Grimes appears at every moment to have done roughly what he was told by his older colleagues - apart, perhaps, from messing up some forms. And yet he’s being fined, personally, £20,000 (unless those older colleagues have the good grace to help him out). Halsell is a businessman, lawyer and former chairman of Silver Cross, the company that makes those posh prams. He was the ‘responsible person’ for Vote Leave, and, as the Commission report outlines, knew or should have known what was going on, and knew or should have known better. But it’s hard not to feel like he’s being left holding the baby. It’s hard not to feel that the people who really ran the campaign are getting away with it.

The reason that Grimes and Halsall are in the firing line is that the Commission is only allowed to pursue those listed as the ‘responsible person’. Any attempt to investigate any of the other characters who may or may not have been involved would be the responsibility of the police.

And so what will the police do? We don’t yet know how the Met will respond to the information they have been given today about Vote Leave. However, they have had more than two months now to respond to a similar case: on 11 May, the Electoral Commission found that Leave.EU breached election law, and referred their responsible person, Liz Bilney, to the Metropolitan police. We haven’t heard anything since. So I rang the Met press office to ask what has happened since. The press officer went away to check their system. He said nothing came up, and he’s passed me to the special investigations team, who got back this evening with one line: “still under referral so no update”.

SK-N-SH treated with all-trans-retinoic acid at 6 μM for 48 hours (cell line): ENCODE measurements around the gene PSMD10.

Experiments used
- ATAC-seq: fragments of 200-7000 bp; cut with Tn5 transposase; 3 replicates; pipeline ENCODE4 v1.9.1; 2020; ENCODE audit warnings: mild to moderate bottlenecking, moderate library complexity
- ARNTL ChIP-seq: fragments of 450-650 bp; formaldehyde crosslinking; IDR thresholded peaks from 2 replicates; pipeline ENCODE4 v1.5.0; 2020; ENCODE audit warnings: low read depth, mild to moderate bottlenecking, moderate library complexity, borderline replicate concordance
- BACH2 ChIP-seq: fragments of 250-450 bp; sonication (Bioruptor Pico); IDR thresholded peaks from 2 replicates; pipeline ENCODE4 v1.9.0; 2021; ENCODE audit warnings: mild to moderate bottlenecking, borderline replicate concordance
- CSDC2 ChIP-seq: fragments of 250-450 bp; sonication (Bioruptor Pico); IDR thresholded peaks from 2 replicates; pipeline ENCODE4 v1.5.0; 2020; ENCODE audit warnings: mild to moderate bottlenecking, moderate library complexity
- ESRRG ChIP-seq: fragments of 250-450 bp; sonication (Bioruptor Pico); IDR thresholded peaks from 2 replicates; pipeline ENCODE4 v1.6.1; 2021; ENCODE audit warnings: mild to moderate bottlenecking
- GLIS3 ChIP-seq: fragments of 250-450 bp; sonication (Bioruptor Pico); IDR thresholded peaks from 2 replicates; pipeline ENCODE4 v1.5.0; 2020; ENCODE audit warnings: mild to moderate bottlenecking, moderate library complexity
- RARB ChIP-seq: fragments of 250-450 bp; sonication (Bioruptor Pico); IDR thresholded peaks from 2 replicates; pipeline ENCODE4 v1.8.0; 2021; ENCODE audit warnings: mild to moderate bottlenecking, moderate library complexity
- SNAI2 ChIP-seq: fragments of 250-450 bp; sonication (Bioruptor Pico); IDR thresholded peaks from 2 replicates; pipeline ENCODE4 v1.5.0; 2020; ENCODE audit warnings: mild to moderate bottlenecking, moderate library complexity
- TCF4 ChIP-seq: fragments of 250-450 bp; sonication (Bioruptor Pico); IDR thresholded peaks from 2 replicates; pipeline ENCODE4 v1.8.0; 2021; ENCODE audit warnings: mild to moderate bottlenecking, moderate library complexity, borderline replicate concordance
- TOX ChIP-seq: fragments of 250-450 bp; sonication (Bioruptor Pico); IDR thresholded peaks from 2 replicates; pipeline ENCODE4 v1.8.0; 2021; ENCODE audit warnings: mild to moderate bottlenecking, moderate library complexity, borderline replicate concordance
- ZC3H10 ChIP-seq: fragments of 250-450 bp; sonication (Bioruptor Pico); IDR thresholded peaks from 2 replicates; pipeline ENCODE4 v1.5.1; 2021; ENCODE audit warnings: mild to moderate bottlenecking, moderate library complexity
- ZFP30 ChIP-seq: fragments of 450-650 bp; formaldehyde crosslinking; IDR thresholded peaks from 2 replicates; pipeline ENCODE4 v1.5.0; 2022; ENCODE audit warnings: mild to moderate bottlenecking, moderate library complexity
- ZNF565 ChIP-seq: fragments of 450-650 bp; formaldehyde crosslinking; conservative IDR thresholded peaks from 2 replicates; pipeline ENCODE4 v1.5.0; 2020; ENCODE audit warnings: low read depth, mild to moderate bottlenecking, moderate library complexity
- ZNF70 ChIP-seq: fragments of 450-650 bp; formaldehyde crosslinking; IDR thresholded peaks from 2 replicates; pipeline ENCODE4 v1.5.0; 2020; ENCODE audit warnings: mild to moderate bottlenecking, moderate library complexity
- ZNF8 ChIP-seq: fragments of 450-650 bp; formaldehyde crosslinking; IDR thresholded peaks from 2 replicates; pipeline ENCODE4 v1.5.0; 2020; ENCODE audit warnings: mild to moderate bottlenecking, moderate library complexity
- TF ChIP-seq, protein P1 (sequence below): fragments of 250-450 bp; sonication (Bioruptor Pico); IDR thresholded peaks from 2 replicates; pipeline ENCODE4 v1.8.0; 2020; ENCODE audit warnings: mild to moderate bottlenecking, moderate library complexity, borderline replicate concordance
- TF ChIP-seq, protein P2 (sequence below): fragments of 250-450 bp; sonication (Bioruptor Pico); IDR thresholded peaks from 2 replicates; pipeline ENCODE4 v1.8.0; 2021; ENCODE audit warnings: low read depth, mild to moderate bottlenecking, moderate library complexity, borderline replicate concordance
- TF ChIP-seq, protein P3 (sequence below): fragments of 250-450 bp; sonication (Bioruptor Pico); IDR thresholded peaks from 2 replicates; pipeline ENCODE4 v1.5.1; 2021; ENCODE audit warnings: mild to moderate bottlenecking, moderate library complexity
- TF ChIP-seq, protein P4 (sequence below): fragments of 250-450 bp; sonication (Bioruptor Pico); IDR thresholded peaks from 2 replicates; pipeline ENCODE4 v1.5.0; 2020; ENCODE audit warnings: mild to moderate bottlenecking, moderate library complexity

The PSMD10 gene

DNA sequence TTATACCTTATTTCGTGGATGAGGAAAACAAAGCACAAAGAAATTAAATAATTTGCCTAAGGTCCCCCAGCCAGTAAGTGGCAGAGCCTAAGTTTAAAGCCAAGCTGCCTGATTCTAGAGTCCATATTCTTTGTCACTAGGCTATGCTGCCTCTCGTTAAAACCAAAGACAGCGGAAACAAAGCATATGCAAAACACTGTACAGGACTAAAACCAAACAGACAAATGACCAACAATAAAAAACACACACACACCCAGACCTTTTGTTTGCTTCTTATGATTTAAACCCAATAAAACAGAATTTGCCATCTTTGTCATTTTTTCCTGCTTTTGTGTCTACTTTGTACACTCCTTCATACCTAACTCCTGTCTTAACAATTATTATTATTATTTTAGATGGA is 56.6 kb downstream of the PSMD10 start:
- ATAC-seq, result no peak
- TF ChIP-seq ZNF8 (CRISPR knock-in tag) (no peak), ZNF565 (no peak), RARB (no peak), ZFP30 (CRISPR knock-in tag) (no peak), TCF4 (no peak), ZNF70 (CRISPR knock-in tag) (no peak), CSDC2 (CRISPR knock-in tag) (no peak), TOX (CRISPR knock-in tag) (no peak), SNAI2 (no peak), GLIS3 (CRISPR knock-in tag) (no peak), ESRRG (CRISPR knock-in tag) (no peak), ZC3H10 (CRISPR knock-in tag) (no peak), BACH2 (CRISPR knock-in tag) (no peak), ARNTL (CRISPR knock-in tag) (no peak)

Perhaps most confusingly for many people, it’s easy to feel like all of this will amount to nothing. If an MP is believed to have broken election laws to win their seat, then an election court will sit. If they are found guilty, there will be a rerun - remember Phil Woolas, whose election as an MP was declared void after an election court ruled that he had lied about his opponent in his leaflets. This law also applies if a local authority runs a referendum, as lawyer Adam Wagner points out. However, because the European referendum was non-binding, and the result didn’t produce a legal outcome (we are leaving the EU not because Britain voted Leave, but because MPs voted to trigger article 50), the result of the referendum cannot be challenged in court.

This is post-modern Britain at its best. Vote Leave broke the law, but its victory in the referendum can’t be challenged in an election court because the vote wasn’t legally binding. There is a regulator, but it can only issue piddling fines to fringe figures. The police seem to have little interest in policing the powerful, and the rules, ultimately, are for losers.

If one thing has become clear from spending a year investigating the money behind the Brexit campaign, it's this: the rules of British democracy are utterly broken. And until we mend them, the rich and powerful will run amok.

Who is bankrolling Britain's democracy? Which groups shape the stories we see in the press; which voices are silenced, and why? Sign up here to find out.

We encourage anyone to comment, please consult the
oD commenting guidelines if you have any questions.